Key Elements for Total Cloud Compliance

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The advantages that cloud computing brings are undeniable—increased agility, reduced costs, operational flexibility, and more. However, organizations sometimes hesitate to adopt the cloud because of perceived compliance issues. After all, the control that one has over on-premise data is lost when moved to the cloud, increasing dependency on a third party.

So how does one ensure that the cloud service provider ensures compliance to regulatory requirements? Simply put, it cannot be done. The onus of compliance is always on the data owner!

Regulatory compliance has become increasingly complicated, with a complex mix of regulations to adhere to, ranging from the Sarbanes Oxley Act (SOX), Health Insurance Portability and Accountability Act (HIPAA) and Gramm-Leach-Bliley Act, to Payment Card Industry Data Security Standard (PCI- DSS) and the European Union Data Protection Directive, to name a few.
Some key elements to consider when moving data to the cloud:

  • What kind of data is going to be migrated to the cloud? Often, business contracts restrict the moving of certain data, especially business-critical or confidential data, to the cloud. Be clear on security and privacy policies around the same.
  • What kind of cloud service is going to be used—private, public or a hybrid model? This will affect the kind of data that is hosted as well. For instance, you may decide that all your sensitive data will remain on a private cloud, hosted on-premise.
  • Identify the geographical location of the data storage. Most providers have cloud storage/data centers that are geographically dispersed across multiple countries; yet certain regulations specify geographical boundaries of data storage to ensure that regulatory purviews and responsibilities are accurately defined. Depending on where the data is stored, it will fall under the jurisdiction of different regulations.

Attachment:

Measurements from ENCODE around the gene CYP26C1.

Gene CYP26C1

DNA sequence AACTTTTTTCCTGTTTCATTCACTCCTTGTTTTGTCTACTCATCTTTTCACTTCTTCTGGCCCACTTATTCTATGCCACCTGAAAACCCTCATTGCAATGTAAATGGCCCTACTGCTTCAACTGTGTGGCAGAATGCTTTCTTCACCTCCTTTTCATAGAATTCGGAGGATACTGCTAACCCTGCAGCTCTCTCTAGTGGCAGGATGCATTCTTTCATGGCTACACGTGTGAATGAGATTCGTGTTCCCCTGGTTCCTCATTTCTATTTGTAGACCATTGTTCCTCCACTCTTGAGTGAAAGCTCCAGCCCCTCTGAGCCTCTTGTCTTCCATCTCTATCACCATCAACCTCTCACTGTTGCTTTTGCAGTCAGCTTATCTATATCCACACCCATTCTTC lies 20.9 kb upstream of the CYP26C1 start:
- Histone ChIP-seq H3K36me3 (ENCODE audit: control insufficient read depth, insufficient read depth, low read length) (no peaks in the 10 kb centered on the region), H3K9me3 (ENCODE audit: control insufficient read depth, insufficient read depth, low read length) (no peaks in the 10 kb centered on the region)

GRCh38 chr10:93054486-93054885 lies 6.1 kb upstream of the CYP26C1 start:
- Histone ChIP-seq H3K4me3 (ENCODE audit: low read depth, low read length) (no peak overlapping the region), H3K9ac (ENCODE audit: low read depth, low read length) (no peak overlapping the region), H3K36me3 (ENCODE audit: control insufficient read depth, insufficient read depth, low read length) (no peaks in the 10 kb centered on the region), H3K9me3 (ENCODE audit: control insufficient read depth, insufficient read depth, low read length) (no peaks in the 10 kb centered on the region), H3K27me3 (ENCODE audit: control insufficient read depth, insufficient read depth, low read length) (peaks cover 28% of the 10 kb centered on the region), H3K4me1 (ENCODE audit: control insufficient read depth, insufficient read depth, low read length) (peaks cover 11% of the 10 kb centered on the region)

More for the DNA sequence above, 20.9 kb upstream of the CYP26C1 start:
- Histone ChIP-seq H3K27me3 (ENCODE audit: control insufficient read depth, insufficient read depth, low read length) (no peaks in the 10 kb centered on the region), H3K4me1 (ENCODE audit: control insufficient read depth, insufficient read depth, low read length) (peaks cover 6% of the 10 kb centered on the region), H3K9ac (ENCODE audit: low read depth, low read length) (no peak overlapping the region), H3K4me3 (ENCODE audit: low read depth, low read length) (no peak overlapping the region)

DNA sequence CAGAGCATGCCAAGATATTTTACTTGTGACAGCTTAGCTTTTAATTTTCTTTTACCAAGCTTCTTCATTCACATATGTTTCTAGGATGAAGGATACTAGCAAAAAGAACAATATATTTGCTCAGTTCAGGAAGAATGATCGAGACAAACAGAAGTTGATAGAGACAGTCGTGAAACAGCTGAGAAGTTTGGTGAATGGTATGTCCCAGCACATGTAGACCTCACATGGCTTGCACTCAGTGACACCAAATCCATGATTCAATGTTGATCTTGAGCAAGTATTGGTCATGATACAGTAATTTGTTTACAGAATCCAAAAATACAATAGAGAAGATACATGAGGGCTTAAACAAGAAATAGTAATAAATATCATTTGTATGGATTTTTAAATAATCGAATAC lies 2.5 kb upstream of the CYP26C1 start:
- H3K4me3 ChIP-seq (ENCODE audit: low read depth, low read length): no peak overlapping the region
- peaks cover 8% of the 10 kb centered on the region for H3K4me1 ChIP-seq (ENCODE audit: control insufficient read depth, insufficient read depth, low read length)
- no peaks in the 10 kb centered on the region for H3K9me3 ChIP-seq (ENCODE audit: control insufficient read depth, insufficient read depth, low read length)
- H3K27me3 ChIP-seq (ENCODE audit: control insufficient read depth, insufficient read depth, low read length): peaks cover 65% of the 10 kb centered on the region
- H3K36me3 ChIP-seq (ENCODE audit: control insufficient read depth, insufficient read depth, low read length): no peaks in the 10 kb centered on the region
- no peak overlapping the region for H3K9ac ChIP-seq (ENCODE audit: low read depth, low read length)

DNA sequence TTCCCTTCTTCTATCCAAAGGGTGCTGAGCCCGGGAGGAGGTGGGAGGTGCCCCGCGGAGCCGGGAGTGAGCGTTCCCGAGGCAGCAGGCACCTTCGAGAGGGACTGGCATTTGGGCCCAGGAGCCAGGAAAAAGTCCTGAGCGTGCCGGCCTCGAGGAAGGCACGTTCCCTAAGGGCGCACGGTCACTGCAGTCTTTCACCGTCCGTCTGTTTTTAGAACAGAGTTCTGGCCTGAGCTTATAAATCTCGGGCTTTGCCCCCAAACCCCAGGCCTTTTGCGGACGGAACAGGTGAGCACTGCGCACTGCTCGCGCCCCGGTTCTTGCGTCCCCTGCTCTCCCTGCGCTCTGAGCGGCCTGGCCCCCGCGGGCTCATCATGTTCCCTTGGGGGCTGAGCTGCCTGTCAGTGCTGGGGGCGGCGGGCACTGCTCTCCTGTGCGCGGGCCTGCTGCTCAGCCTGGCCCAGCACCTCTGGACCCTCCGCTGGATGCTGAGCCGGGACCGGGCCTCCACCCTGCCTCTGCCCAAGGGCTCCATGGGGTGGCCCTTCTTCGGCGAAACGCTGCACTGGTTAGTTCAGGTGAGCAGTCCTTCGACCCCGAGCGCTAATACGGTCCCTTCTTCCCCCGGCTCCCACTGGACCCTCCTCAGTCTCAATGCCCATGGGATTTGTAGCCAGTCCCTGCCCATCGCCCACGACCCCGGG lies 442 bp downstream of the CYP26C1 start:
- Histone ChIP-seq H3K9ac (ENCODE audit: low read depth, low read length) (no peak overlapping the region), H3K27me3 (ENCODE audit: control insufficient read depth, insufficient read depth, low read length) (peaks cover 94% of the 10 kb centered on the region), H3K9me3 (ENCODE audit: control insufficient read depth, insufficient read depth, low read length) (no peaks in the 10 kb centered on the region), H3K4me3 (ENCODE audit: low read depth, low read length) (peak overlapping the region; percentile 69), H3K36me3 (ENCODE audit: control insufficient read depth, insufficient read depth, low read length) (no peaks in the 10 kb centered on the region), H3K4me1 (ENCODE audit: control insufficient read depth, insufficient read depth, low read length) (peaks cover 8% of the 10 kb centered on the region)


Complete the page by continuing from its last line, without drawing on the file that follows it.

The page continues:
• The European Union Data Protection Directive, for instance, rules that data can only be stored within the EU. The best service providers now offer different geographical nodes that can selected to specifically store data in. Continue to periodically check that your data stays within those nodes. This will help comply with local regulations in a straightforward manner.
  • Keep in mind that cloud providers often outsource some of the processing work in a public cloud to a third party. As a customer, you can and must contractually insist on complete transparency regarding who the subcontractors are, who has access to your data and what security measures are taken to protect your data. Assess not just the provider’ security and compliance policies, but also at how stringently they apply their policies to their sub-contractors.
  • Public cloud providers often use the multi-tenancy model—where you share space on the public cloud with other organizations—to optimize server workloads and keep operational costs down. Insist on and assess security controls to prevent your data from being compromised, when sharing space with others.
  • Be responsible for your own compliance. While your cloud service provider may claim to be compliant, ultimately, the responsibility for regulatory compliance rests with the data owner. Even as you ensure that the service provider maintains regulatory controls on an ongoing basis, do not overlook compliance aspects surrounding your own IT operations and processes. Implement a robust and ongoing governance framework that gathers relevant information from providers and your own systems, and monitors compliance in line with international best practices.
  • Besides protecting the integrity of stored data, regulations also demand that you protect data that moves around—from user end points to the cloud, and back again. Use encryption to render the data unreadable and unusable to hackers, with the encryption methodology / decryption keys being kept in-house and controlled by the organization.
  • Focus on SLAS. Jettison standard terms and conditions in favor of a contract and provisions that fit your requirements and demands. Compliance is a vital issue, and non-adherence results in severe penalties. Enforce vendor compliance by setting down your requirements in an SLA.
  • Finally, check out what the vendor’s incident response plan is so you can be aware of and proactively plan for data breach contingencies.

Adherence to these key elements provides you with the necessary tools to ensure regulatory compliance. However, remember that this needs to be frequently verified and updated, especially given the disruptive nature of cloud technologies that leads to constantly evolving regulations.

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